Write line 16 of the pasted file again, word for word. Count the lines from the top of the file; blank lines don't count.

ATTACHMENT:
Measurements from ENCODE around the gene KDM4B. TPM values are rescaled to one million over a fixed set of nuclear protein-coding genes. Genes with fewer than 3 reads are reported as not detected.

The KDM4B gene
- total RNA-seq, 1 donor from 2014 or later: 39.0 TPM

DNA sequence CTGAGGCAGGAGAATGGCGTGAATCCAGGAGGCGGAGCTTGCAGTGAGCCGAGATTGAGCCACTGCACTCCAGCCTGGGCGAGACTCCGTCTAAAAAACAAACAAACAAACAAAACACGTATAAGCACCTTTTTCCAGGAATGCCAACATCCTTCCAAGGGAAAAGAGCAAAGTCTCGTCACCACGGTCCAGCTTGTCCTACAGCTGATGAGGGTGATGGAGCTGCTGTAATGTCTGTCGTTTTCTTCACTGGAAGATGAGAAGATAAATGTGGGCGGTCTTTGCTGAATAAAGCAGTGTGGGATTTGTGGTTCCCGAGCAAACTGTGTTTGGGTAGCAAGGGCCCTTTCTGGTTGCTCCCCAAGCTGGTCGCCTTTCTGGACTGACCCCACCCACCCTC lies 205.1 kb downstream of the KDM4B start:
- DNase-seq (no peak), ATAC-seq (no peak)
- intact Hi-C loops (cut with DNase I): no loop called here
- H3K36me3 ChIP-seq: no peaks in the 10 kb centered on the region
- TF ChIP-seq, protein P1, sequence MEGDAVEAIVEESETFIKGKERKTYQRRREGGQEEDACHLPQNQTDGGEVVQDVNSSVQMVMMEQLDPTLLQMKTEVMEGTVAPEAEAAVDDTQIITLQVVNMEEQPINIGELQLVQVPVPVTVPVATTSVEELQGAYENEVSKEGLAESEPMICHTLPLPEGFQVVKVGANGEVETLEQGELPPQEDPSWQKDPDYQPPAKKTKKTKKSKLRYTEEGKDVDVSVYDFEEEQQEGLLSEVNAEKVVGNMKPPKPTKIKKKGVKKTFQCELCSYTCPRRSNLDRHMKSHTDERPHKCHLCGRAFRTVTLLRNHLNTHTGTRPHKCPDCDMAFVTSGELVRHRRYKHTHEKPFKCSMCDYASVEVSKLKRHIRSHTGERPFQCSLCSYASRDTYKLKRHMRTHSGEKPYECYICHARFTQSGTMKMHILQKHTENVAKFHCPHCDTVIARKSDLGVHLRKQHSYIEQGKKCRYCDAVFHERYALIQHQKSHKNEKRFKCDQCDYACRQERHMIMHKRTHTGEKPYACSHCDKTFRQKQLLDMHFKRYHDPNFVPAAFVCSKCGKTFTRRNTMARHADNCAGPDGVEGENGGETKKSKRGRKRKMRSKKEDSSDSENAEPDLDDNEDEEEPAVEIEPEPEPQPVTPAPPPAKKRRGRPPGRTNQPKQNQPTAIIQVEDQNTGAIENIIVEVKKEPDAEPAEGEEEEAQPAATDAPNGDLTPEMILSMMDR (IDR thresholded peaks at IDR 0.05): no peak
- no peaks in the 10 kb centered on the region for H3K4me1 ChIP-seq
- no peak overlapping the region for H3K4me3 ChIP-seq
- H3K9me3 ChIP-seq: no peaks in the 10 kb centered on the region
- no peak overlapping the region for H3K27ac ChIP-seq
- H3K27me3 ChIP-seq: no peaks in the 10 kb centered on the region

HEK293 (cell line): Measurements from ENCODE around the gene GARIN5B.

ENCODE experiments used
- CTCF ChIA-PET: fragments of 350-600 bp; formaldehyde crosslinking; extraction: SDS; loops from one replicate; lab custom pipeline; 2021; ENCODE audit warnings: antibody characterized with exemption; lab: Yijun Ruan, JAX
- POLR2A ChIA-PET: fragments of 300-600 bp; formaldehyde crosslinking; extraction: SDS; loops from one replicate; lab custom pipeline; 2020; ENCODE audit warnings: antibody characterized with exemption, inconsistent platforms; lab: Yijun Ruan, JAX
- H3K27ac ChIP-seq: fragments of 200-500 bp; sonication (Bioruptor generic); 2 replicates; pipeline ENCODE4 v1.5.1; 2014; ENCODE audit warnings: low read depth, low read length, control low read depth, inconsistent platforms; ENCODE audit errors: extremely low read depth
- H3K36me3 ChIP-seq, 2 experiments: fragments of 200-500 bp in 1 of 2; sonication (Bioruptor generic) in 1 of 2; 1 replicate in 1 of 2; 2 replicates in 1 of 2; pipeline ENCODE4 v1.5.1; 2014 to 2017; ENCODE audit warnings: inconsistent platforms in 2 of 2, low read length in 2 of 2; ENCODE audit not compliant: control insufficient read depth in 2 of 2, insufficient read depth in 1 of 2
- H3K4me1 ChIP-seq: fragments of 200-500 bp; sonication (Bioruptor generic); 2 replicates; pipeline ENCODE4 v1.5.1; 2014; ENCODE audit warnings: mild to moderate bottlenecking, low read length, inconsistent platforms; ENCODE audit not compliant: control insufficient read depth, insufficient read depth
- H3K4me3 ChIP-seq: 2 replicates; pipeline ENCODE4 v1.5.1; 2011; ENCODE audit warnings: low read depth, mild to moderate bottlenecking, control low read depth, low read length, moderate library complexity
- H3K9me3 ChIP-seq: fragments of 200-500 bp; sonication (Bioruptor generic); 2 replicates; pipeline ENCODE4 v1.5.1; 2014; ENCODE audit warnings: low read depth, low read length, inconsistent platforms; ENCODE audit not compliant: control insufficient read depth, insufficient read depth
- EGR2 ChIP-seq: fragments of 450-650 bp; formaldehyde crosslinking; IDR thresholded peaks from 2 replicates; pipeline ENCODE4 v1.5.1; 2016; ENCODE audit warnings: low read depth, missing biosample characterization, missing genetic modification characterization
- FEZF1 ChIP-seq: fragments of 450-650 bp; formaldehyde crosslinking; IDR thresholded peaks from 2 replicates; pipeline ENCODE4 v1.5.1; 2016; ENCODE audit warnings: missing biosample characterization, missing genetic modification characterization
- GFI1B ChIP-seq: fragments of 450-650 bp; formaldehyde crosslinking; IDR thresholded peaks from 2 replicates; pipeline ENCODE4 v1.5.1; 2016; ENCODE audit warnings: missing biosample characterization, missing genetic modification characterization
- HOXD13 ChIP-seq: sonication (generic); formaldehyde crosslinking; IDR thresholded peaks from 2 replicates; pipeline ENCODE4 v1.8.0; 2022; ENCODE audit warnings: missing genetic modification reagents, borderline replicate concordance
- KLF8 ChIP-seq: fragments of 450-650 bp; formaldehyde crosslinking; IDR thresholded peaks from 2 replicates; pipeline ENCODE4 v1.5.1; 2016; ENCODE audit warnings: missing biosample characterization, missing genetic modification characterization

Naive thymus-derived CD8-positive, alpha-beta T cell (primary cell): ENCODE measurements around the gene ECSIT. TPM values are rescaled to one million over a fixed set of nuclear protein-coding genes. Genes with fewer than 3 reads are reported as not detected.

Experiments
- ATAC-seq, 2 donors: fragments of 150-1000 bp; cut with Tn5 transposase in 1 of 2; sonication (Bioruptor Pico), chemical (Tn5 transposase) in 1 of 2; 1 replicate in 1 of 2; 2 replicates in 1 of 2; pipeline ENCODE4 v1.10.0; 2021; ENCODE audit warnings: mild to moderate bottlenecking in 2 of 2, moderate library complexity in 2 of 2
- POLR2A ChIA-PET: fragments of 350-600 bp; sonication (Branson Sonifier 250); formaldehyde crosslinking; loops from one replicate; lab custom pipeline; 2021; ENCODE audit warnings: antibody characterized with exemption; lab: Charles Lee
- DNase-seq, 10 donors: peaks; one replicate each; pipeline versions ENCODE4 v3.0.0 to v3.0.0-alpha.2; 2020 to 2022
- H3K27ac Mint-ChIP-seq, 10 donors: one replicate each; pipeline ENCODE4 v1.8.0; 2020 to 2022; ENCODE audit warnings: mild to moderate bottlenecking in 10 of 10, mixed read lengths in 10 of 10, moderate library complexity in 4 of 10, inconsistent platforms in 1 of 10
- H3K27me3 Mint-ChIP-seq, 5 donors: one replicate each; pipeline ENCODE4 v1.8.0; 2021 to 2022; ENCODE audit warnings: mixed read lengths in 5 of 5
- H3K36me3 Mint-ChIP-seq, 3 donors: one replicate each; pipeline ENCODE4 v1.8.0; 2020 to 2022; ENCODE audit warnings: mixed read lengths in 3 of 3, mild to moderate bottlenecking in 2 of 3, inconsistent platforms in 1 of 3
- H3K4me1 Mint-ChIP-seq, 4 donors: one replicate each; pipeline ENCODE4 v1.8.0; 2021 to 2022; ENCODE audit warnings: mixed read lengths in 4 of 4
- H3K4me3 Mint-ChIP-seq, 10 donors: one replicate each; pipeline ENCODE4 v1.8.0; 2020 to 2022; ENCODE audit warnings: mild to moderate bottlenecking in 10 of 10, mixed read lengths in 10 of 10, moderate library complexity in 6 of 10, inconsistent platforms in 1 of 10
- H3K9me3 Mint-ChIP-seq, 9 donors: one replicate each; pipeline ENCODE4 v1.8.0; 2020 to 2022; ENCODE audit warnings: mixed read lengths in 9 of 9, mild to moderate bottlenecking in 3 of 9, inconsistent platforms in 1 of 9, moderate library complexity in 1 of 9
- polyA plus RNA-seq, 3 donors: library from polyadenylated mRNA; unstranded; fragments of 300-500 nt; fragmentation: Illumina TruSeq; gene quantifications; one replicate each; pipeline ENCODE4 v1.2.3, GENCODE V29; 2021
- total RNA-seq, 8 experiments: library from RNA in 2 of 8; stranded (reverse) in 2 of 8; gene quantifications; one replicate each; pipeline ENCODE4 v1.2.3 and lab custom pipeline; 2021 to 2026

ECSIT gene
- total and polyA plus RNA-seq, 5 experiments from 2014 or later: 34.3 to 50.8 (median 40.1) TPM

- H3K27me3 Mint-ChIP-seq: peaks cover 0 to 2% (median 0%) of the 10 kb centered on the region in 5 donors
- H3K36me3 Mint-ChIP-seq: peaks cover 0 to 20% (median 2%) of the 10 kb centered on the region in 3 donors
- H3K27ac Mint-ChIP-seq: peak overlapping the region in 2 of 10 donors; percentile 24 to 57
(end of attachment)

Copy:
- CTCF ChIA-PET: fragments of 350-600 bp; formaldehyde crosslinking; extraction: SDS; loops from one replicate; lab custom pipeline; 2021; ENCODE audit warnings: antibody characterized with exemption; lab: Yijun Ruan, JAX